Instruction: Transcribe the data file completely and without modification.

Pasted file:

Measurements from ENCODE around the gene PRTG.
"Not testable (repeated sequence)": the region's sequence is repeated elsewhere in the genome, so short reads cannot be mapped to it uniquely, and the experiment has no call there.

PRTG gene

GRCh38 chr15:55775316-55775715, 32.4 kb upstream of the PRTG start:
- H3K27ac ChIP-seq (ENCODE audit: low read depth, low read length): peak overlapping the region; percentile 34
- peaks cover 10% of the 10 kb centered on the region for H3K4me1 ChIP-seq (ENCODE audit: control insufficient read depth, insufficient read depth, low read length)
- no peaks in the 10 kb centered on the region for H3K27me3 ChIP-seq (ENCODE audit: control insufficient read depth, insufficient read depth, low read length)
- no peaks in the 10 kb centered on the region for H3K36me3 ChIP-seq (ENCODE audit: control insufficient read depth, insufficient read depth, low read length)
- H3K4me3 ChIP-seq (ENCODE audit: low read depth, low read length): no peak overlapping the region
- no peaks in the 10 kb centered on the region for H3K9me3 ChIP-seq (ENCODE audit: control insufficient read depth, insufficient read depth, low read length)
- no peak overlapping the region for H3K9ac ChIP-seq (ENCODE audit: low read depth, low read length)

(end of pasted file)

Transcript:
Measurements from ENCODE around the gene PRTG.
"Not testable (repeated sequence)": the region's sequence is repeated elsewhere in the genome, so short reads cannot be mapped to it uniquely, and the experiment has no call there.

PRTG gene

GRCh38 chr15:55775316-55775715, 32.4 kb upstream of the PRTG start:
- H3K27ac ChIP-seq (ENCODE audit: low read depth, low read length): peak overlapping the region; percentile 34
- peaks cover 10% of the 10 kb centered on the region for H3K4me1 ChIP-seq (ENCODE audit: control insufficient read depth, insufficient read depth, low read length)
- no peaks in the 10 kb centered on the region for H3K27me3 ChIP-seq (ENCODE audit: control insufficient read depth, insufficient read depth, low read length)
- no peaks in the 10 kb centered on the region for H3K36me3 ChIP-seq (ENCODE audit: control insufficient read depth, insufficient read depth, low read length)
- H3K4me3 ChIP-seq (ENCODE audit: low read depth, low read length): no peak overlapping the region
- no peaks in the 10 kb centered on the region for H3K9me3 ChIP-seq (ENCODE audit: control insufficient read depth, insufficient read depth, low read length)
- no peak overlapping the region for H3K9ac ChIP-seq (ENCODE audit: low read depth, low read length)